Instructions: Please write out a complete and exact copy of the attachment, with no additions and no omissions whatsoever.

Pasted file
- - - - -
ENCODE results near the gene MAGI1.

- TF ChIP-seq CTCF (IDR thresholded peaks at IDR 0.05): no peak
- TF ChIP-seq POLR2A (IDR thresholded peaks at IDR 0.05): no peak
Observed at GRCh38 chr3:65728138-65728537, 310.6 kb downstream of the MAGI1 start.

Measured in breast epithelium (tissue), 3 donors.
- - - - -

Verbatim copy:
ENCODE results near the gene MAGI1.

- TF ChIP-seq CTCF (IDR thresholded peaks at IDR 0.05): no peak
- TF ChIP-seq POLR2A (IDR thresholded peaks at IDR 0.05): no peak
Observed at GRCh38 chr3:65728138-65728537, 310.6 kb downstream of the MAGI1 start.

Measured in breast epithelium (tissue), 3 donors.